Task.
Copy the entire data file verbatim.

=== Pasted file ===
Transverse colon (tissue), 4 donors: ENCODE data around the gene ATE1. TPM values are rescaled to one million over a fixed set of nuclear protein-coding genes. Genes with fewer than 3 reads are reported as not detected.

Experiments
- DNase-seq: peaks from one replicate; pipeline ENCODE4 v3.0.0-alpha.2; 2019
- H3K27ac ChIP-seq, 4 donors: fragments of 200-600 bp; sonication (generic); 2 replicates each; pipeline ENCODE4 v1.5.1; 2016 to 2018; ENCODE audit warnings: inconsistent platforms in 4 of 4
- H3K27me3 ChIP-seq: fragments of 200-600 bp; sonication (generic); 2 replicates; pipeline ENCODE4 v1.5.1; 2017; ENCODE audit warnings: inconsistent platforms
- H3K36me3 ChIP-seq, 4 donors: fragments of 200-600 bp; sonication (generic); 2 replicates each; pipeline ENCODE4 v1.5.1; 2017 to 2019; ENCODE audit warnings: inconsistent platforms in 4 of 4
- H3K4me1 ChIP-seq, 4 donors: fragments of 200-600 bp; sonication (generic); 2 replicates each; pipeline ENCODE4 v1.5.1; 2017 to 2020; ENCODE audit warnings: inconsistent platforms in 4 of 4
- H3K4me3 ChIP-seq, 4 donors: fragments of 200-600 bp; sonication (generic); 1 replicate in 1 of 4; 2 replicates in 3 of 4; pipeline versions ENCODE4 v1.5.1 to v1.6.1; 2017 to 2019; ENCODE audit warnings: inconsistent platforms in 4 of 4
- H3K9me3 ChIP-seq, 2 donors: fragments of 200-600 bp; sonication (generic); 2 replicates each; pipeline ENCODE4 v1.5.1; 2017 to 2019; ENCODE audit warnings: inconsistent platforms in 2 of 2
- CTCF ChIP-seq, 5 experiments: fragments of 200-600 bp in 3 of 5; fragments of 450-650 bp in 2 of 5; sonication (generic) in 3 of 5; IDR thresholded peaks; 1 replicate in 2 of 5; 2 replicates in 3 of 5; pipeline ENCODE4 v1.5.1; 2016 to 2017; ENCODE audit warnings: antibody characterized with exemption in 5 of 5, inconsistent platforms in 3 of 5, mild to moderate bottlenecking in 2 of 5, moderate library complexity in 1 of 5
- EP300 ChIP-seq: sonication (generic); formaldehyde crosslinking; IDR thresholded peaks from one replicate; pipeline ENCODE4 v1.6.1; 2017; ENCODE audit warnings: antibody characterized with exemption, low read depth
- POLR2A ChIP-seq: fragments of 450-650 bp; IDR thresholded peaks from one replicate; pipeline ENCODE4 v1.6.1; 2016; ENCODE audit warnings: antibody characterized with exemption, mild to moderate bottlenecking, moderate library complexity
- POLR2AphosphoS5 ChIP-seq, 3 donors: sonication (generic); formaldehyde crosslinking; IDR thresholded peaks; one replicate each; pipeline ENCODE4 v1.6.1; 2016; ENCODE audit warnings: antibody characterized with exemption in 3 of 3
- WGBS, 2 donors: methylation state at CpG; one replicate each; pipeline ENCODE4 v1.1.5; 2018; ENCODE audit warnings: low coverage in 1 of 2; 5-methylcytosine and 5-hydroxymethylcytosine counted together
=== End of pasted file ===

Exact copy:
Transverse colon (tissue), 4 donors: ENCODE data around the gene ATE1. TPM values are rescaled to one million over a fixed set of nuclear protein-coding genes. Genes with fewer than 3 reads are reported as not detected.

Experiments
- DNase-seq: peaks from one replicate; pipeline ENCODE4 v3.0.0-alpha.2; 2019
- H3K27ac ChIP-seq, 4 donors: fragments of 200-600 bp; sonication (generic); 2 replicates each; pipeline ENCODE4 v1.5.1; 2016 to 2018; ENCODE audit warnings: inconsistent platforms in 4 of 4
- H3K27me3 ChIP-seq: fragments of 200-600 bp; sonication (generic); 2 replicates; pipeline ENCODE4 v1.5.1; 2017; ENCODE audit warnings: inconsistent platforms
- H3K36me3 ChIP-seq, 4 donors: fragments of 200-600 bp; sonication (generic); 2 replicates each; pipeline ENCODE4 v1.5.1; 2017 to 2019; ENCODE audit warnings: inconsistent platforms in 4 of 4
- H3K4me1 ChIP-seq, 4 donors: fragments of 200-600 bp; sonication (generic); 2 replicates each; pipeline ENCODE4 v1.5.1; 2017 to 2020; ENCODE audit warnings: inconsistent platforms in 4 of 4
- H3K4me3 ChIP-seq, 4 donors: fragments of 200-600 bp; sonication (generic); 1 replicate in 1 of 4; 2 replicates in 3 of 4; pipeline versions ENCODE4 v1.5.1 to v1.6.1; 2017 to 2019; ENCODE audit warnings: inconsistent platforms in 4 of 4
- H3K9me3 ChIP-seq, 2 donors: fragments of 200-600 bp; sonication (generic); 2 replicates each; pipeline ENCODE4 v1.5.1; 2017 to 2019; ENCODE audit warnings: inconsistent platforms in 2 of 2
- CTCF ChIP-seq, 5 experiments: fragments of 200-600 bp in 3 of 5; fragments of 450-650 bp in 2 of 5; sonication (generic) in 3 of 5; IDR thresholded peaks; 1 replicate in 2 of 5; 2 replicates in 3 of 5; pipeline ENCODE4 v1.5.1; 2016 to 2017; ENCODE audit warnings: antibody characterized with exemption in 5 of 5, inconsistent platforms in 3 of 5, mild to moderate bottlenecking in 2 of 5, moderate library complexity in 1 of 5
- EP300 ChIP-seq: sonication (generic); formaldehyde crosslinking; IDR thresholded peaks from one replicate; pipeline ENCODE4 v1.6.1; 2017; ENCODE audit warnings: antibody characterized with exemption, low read depth
- POLR2A ChIP-seq: fragments of 450-650 bp; IDR thresholded peaks from one replicate; pipeline ENCODE4 v1.6.1; 2016; ENCODE audit warnings: antibody characterized with exemption, mild to moderate bottlenecking, moderate library complexity
- POLR2AphosphoS5 ChIP-seq, 3 donors: sonication (generic); formaldehyde crosslinking; IDR thresholded peaks; one replicate each; pipeline ENCODE4 v1.6.1; 2016; ENCODE audit warnings: antibody characterized with exemption in 3 of 3
- WGBS, 2 donors: methylation state at CpG; one replicate each; pipeline ENCODE4 v1.1.5; 2018; ENCODE audit warnings: low coverage in 1 of 2; 5-methylcytosine and 5-hydroxymethylcytosine counted together